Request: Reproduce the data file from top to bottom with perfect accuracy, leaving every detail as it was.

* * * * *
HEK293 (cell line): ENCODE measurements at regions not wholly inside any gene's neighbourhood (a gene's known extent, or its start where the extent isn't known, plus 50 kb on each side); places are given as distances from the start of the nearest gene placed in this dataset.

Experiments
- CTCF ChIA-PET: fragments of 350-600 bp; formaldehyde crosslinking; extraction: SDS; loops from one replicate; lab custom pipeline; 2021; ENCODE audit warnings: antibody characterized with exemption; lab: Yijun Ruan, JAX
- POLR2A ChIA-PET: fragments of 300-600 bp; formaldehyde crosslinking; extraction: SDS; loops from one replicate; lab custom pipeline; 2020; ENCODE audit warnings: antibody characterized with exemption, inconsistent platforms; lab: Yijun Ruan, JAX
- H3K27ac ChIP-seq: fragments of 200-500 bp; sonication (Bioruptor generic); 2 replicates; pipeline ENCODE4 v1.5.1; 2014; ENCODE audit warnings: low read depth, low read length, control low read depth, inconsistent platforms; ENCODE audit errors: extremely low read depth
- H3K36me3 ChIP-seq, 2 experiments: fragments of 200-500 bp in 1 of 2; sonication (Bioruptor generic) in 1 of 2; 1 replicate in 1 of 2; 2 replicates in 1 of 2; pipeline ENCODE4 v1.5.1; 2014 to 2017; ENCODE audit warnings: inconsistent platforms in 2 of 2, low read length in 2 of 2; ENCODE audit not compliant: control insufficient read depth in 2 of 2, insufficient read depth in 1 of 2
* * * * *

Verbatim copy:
HEK293 (cell line): ENCODE measurements at regions not wholly inside any gene's neighbourhood (a gene's known extent, or its start where the extent isn't known, plus 50 kb on each side); places are given as distances from the start of the nearest gene placed in this dataset.

Experiments
- CTCF ChIA-PET: fragments of 350-600 bp; formaldehyde crosslinking; extraction: SDS; loops from one replicate; lab custom pipeline; 2021; ENCODE audit warnings: antibody characterized with exemption; lab: Yijun Ruan, JAX
- POLR2A ChIA-PET: fragments of 300-600 bp; formaldehyde crosslinking; extraction: SDS; loops from one replicate; lab custom pipeline; 2020; ENCODE audit warnings: antibody characterized with exemption, inconsistent platforms; lab: Yijun Ruan, JAX
- H3K27ac ChIP-seq: fragments of 200-500 bp; sonication (Bioruptor generic); 2 replicates; pipeline ENCODE4 v1.5.1; 2014; ENCODE audit warnings: low read depth, low read length, control low read depth, inconsistent platforms; ENCODE audit errors: extremely low read depth
- H3K36me3 ChIP-seq, 2 experiments: fragments of 200-500 bp in 1 of 2; sonication (Bioruptor generic) in 1 of 2; 1 replicate in 1 of 2; 2 replicates in 1 of 2; pipeline ENCODE4 v1.5.1; 2014 to 2017; ENCODE audit warnings: inconsistent platforms in 2 of 2, low read length in 2 of 2; ENCODE audit not compliant: control insufficient read depth in 2 of 2, insufficient read depth in 1 of 2